By Moe Thuzar*
Despite the shortcomings of its healthcare system, Myanmar’s initial response to the COVID-19 pandemic seemed cautiously optimistic. The National League for Democracy (NLD) government sought epidemiological advice from world-renowned sources in February 2020, launching a Health Sector Contingency Plan and a COVID-19 Economic Relief Plan in April.
After the military coup in February 2021, Myanmar’s military (the Tatmadaw) officially recommitted itself to the NLD’s COVID-19 vaccination drive and associated economic recovery. Yet in reality the ruling military junta, known as the State Administration Council (SAC), focussed its attention and resources on suppressing anti-coup protests that sprang up nation-wide.
Some 70 medical personnel started the Civil Disobedience Movement (CDM) on 3 February in protest against the junta’s indifference towards pandemic hardship. The junta reacted by suspending, expelling and imprisoning CDM protestors. High treason charges were brought against Dr Htar Htar Lin, the former head of Myanmar’s COVID-19 vaccine rollout, after she joined the CDM.
Initially, COVID-19 infection and vaccination numbers were a secondary concern to many refusing to accept another spell of military rule. But with the emergence of the Delta variant reported COVID-19 infections rose sharply in mid-June, peaking at over 6000 daily new infections by mid-July. Myanmar’s Ministry of Health reports over 400,000 infections and over 16,000 COVID-19 deaths since 23 March.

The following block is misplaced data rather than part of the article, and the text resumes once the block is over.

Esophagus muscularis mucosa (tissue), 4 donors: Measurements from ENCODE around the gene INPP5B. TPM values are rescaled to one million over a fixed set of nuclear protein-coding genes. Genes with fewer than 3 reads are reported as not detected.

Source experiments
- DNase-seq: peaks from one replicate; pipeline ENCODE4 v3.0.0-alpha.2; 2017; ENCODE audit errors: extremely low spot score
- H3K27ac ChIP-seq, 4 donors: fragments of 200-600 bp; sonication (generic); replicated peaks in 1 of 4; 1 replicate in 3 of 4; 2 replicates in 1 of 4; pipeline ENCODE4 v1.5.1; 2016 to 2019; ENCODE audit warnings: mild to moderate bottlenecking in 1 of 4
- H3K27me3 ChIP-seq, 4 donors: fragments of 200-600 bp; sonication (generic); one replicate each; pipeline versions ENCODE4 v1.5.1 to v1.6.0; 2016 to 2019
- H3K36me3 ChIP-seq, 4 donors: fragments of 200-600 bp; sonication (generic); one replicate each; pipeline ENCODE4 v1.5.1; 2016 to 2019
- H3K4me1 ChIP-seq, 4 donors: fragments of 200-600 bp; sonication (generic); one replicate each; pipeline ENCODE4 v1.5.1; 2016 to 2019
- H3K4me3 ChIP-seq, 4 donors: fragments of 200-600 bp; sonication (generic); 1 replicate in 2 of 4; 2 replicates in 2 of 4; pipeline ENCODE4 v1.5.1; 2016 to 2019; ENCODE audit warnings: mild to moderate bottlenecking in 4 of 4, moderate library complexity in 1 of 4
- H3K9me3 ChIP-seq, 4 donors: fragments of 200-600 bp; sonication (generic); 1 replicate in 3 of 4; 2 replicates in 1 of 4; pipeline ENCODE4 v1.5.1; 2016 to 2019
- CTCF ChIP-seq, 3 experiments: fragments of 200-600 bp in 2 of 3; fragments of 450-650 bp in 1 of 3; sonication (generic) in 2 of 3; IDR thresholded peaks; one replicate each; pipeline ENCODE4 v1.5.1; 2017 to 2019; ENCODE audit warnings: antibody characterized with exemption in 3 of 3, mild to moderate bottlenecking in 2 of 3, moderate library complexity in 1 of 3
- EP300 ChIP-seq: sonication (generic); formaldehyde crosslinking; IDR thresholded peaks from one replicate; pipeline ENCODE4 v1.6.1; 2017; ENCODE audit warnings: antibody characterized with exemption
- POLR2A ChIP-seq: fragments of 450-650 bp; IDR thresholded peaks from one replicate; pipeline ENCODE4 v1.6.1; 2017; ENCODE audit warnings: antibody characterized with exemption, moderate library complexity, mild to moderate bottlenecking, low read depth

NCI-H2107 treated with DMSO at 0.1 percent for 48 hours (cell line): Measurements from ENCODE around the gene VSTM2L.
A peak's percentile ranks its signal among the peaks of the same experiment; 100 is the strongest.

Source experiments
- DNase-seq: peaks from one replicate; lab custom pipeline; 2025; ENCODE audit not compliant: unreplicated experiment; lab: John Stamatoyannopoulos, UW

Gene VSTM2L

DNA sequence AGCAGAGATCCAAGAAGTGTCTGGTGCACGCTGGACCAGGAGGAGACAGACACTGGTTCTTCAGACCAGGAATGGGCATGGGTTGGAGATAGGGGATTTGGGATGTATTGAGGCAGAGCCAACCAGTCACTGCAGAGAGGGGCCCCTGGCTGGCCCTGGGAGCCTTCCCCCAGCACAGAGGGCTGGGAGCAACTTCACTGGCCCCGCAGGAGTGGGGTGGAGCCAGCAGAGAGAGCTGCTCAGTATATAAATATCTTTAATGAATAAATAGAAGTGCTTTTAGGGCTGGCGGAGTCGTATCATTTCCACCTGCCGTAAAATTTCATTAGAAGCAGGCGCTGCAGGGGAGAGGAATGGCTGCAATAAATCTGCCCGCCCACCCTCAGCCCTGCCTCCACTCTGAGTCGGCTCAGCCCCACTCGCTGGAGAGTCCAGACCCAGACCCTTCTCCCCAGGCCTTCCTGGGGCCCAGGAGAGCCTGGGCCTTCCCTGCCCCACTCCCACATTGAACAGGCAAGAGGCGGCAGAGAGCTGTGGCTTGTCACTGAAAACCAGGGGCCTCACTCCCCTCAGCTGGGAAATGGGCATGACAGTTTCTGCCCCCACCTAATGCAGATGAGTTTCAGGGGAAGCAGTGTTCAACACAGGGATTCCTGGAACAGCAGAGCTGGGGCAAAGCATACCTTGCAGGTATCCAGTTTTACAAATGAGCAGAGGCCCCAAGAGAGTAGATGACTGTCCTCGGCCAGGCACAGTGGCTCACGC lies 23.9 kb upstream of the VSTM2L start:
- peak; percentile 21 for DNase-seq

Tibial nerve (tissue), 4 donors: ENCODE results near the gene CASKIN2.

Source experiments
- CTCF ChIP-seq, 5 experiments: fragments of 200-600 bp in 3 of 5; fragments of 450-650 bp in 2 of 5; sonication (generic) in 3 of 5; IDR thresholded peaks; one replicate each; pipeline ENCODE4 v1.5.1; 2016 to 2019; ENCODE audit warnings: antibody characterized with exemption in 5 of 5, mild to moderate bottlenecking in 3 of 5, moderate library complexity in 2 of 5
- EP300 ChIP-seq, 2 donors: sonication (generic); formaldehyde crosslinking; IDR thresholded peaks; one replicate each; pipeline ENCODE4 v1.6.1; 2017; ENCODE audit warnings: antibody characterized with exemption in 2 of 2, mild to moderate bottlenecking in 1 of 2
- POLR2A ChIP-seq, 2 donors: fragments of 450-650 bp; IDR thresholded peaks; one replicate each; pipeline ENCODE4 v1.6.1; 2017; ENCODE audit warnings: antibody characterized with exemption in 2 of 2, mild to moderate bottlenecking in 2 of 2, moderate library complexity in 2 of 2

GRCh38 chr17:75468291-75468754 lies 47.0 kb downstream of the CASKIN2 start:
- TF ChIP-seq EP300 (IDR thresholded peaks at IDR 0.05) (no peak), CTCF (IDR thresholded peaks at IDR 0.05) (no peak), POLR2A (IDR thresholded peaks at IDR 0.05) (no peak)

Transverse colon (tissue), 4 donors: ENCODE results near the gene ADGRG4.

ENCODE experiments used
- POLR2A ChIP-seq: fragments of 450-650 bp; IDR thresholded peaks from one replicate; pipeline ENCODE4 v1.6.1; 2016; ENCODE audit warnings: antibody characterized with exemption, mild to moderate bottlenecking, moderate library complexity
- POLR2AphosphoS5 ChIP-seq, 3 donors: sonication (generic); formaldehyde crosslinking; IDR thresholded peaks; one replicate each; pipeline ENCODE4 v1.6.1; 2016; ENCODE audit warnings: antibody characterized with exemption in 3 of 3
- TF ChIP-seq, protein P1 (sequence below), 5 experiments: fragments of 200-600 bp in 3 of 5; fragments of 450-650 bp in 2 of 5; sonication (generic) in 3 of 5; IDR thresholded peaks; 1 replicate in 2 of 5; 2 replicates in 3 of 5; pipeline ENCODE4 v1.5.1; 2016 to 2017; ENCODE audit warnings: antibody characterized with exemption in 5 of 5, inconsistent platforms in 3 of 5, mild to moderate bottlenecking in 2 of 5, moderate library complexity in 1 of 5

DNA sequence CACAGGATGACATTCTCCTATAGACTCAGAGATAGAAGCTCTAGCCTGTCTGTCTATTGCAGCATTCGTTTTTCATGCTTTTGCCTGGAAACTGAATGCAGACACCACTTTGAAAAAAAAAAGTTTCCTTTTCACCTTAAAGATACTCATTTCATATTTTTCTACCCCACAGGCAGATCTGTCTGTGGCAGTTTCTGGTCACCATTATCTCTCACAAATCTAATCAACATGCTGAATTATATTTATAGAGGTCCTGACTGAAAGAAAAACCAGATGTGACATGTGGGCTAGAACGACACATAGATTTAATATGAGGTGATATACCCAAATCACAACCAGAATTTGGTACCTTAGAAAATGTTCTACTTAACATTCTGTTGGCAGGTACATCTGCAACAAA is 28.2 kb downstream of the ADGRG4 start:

In the weeks following the coup, quarantine and treatment centres in major cities continued to offer vaccinations as anti-coup protests and an aggressive crackdown against protestors took centre-stage. While safety measures including a fixed quarantine period and COVID-19 testing fell by the wayside, the junta forced schools and universities to restart in-person classes in June in a desperate attempt to assert control.
By mid-July, a third wave of infections became a ‘full-blown public health crisis’ in Yangon. Although the third wave affected cities and towns across the country, Yangon reported the highest incidence of cases. Daily deaths and cremations soared into the hundreds as public and private healthcare responses exposed the inadequacies and inequalities of the political system.
Households in need put out yellow flags to appeal for medical support. But when medical workers and community groups braved arrests to respond to people’s needs, the junta ambushed doctors, restricted oxygen supplies, builtmore crematoriums and imposed a nationwide lockdown as an extension of the July public holidays. The lockdown has since been extended but is largely disregarded due to business exigencies, weak enforcement and COVID-19 emergencies.
The military junta has politicised the pandemic, attempting to use its public health response as a means to justify its continued grip on the country. Its control of key medical inputs has caused the price of pharmaceuticals and medical equipment to soar, creating a black market for healthcare. The outbreak of COVID-19 in prisons only caught public attention when senior NLD official Nyan Win died after contracting COVID-19 in detention.